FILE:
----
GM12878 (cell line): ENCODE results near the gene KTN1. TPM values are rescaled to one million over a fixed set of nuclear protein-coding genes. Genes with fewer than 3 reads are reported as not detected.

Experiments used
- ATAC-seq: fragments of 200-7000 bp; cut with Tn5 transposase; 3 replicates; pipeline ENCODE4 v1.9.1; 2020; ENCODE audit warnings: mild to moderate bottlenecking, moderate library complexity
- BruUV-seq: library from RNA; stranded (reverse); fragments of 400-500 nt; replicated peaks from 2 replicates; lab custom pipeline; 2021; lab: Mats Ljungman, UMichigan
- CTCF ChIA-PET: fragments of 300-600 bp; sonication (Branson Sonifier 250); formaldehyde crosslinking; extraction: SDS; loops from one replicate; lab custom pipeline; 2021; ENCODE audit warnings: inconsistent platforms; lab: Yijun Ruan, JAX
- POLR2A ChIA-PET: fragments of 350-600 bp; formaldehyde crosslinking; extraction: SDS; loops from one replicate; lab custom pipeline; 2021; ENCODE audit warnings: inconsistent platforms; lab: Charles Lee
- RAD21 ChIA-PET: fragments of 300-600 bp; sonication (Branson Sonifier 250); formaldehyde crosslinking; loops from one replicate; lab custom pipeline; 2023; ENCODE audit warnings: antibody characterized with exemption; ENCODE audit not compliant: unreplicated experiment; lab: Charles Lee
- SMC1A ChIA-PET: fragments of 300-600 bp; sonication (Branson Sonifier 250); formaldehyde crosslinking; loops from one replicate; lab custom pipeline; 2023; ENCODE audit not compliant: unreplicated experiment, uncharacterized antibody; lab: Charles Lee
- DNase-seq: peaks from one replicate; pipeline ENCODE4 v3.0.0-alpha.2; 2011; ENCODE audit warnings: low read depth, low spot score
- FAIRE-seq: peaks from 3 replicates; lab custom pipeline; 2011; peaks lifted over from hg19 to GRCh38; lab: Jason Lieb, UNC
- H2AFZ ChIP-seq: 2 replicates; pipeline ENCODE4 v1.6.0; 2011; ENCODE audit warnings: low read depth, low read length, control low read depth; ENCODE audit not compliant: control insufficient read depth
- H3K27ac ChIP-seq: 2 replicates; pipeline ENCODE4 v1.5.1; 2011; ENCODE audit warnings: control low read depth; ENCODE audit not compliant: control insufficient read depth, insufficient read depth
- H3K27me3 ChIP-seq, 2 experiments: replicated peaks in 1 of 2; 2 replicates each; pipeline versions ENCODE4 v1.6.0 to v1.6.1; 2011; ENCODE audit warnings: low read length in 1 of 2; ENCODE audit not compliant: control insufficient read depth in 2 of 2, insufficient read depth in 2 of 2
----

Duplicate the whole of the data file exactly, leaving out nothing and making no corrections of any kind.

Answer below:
GM12878 (cell line): ENCODE results near the gene KTN1. TPM values are rescaled to one million over a fixed set of nuclear protein-coding genes. Genes with fewer than 3 reads are reported as not detected.

Experiments used
- ATAC-seq: fragments of 200-7000 bp; cut with Tn5 transposase; 3 replicates; pipeline ENCODE4 v1.9.1; 2020; ENCODE audit warnings: mild to moderate bottlenecking, moderate library complexity
- BruUV-seq: library from RNA; stranded (reverse); fragments of 400-500 nt; replicated peaks from 2 replicates; lab custom pipeline; 2021; lab: Mats Ljungman, UMichigan
- CTCF ChIA-PET: fragments of 300-600 bp; sonication (Branson Sonifier 250); formaldehyde crosslinking; extraction: SDS; loops from one replicate; lab custom pipeline; 2021; ENCODE audit warnings: inconsistent platforms; lab: Yijun Ruan, JAX
- POLR2A ChIA-PET: fragments of 350-600 bp; formaldehyde crosslinking; extraction: SDS; loops from one replicate; lab custom pipeline; 2021; ENCODE audit warnings: inconsistent platforms; lab: Charles Lee
- RAD21 ChIA-PET: fragments of 300-600 bp; sonication (Branson Sonifier 250); formaldehyde crosslinking; loops from one replicate; lab custom pipeline; 2023; ENCODE audit warnings: antibody characterized with exemption; ENCODE audit not compliant: unreplicated experiment; lab: Charles Lee
- SMC1A ChIA-PET: fragments of 300-600 bp; sonication (Branson Sonifier 250); formaldehyde crosslinking; loops from one replicate; lab custom pipeline; 2023; ENCODE audit not compliant: unreplicated experiment, uncharacterized antibody; lab: Charles Lee
- DNase-seq: peaks from one replicate; pipeline ENCODE4 v3.0.0-alpha.2; 2011; ENCODE audit warnings: low read depth, low spot score
- FAIRE-seq: peaks from 3 replicates; lab custom pipeline; 2011; peaks lifted over from hg19 to GRCh38; lab: Jason Lieb, UNC
- H2AFZ ChIP-seq: 2 replicates; pipeline ENCODE4 v1.6.0; 2011; ENCODE audit warnings: low read depth, low read length, control low read depth; ENCODE audit not compliant: control insufficient read depth
- H3K27ac ChIP-seq: 2 replicates; pipeline ENCODE4 v1.5.1; 2011; ENCODE audit warnings: control low read depth; ENCODE audit not compliant: control insufficient read depth, insufficient read depth
- H3K27me3 ChIP-seq, 2 experiments: replicated peaks in 1 of 2; 2 replicates each; pipeline versions ENCODE4 v1.6.0 to v1.6.1; 2011; ENCODE audit warnings: low read length in 1 of 2; ENCODE audit not compliant: control insufficient read depth in 2 of 2, insufficient read depth in 2 of 2